Stimulatory effect of cobalt ions incorporated into calcium phosphate coatings on neovascularization in an in vivo intramuscular model in goats

Zeinab Tahmasebi Birgani, Eelco Fennema, Marion J. Gijbels, Jan de Boer, Clemens A. van Blitterswijk, Pamela Habibovic*

*Corresponding author for this work

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Rapid vascularization of bone graft substitutes upon implantation is one of the most important challenges to overcome in order to achieve successful regeneration of large, critical-size bone defects. One strategy for stimulating vascularization during the regeneration process is to create a hypoxic microenvironment by either directly lowering the local oxygen tension, or by applying hypoxia-mimicking factors. Cells compensate for the hypoxic condition by releasing angiogenic factors leading to new blood vessel formation. In the present study, we explored the potential of cobalt ions (Co2+), known chemical mimickers of hypoxia, to stimulate vascularization within a bone graft substitute in vivo. To this end, Co2+ ions were incorporated into calcium phosphate (CaPs) coatings deposited on poly(lactic acid) (PLA) particles with their effect on the formation of new blood vessels studied upon intramuscular implantation in goats. PLA particles and CaP-coated particles without Co2+ ions served as controls. Pathological scoring of the inflammatory response following a 12-week implantation period showed no significant differences between the four types of materials. Based on histological and immunohistochemical analyses, both blood vessel area and number of blood vessels in CaP-coated PLA particles containing Co2+. were higher than in the uncoated PLA particles and CaP-coated PLA particles without Co2+. Analysis of blood vessel size distribution indicated abundant formation of small blood vessels in all the samples, while large blood vessels were predominantly found in PLA particles coated with CaP containing Co2+ ions. The results of this study support the use of CaPs containing Co2+ ions to enhance vascularization in vivo. Statement of Significance In this work, we have investigated the potential of cobalt ions, incorporated into thin calcium phosphate (CaP) coatings that were deposited on particles of poly(lactic acid) (PLA), to induce neovascularization in vivo. Qualitative and quantitative histological and immunohistochemical analyses showed that both the number of blood vessels and the total blood vessel area were higher in CaP-coated PLA particles containing cobalt ions as compared to the uncoated PLA particles and CaP-coated PLA particles without the metallic additive. Furthermore, a wider distribution of blood vessel sizes, varying from very small to large vessels was specifically observed in samples containing cobalt ions. This in vivo study will significantly contribute to the existing knowledge on the use of bioinorganics, which are simple and inexpensive inorganic factors that can be used to control relevant biological process during tissue regeneration, such as vascularization. As such, we are convinced that this manuscript will be of interest to the readers of Acta Biomaterialia.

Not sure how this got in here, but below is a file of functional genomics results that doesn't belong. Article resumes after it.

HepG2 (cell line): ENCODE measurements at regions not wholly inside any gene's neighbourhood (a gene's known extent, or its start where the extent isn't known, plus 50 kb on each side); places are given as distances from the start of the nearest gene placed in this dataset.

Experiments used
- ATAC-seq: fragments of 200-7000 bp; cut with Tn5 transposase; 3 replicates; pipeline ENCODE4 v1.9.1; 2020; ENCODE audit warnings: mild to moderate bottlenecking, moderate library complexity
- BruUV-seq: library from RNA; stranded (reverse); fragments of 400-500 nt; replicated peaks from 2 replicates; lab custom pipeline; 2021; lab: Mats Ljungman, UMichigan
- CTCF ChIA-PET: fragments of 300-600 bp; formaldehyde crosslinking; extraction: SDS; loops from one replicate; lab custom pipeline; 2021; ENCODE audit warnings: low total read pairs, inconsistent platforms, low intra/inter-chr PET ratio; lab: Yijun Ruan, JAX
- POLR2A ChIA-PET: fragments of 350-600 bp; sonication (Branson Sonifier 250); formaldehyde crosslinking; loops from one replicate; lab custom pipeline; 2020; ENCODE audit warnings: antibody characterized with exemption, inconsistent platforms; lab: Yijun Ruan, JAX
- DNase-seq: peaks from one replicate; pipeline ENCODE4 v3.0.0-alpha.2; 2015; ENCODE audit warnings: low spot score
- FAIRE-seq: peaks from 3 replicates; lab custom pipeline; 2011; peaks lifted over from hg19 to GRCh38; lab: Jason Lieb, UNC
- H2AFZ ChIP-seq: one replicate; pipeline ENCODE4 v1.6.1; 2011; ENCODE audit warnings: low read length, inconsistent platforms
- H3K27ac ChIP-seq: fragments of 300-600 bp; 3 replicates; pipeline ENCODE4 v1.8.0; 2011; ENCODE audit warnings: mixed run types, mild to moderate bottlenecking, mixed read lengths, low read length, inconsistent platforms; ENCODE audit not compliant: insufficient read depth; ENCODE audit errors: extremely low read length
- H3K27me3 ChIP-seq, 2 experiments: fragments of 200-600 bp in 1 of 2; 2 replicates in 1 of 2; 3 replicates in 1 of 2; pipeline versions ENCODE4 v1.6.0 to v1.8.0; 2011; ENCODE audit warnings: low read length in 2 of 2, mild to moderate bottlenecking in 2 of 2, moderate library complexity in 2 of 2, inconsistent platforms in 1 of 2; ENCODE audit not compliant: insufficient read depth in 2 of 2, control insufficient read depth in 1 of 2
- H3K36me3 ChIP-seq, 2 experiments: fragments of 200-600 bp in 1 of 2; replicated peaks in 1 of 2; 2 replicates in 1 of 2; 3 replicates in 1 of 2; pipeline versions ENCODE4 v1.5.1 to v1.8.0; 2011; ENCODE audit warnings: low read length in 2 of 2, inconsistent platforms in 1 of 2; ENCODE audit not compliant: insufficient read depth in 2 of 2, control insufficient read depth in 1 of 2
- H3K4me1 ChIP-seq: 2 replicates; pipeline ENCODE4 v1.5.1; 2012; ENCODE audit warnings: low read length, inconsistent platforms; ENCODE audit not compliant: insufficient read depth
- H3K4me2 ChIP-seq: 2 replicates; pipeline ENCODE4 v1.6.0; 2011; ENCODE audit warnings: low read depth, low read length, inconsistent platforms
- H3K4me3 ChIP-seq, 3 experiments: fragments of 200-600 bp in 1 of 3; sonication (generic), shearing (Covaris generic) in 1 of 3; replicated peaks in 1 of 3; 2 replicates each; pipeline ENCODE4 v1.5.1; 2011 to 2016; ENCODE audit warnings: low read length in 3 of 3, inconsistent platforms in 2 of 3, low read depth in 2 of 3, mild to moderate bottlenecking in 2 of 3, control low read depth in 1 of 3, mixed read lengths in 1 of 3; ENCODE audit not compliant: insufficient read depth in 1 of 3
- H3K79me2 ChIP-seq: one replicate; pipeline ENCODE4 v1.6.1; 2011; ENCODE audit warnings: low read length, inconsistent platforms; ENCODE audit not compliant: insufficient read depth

Original languageEnglish
Pages (from-to)267-276
JournalActa Biomaterialia
Publication statusPublished - May 2016


  • Calcium phosphate
  • Poly(lactic acid)
  • Cobalt
  • Neovascularization
  • In vivo

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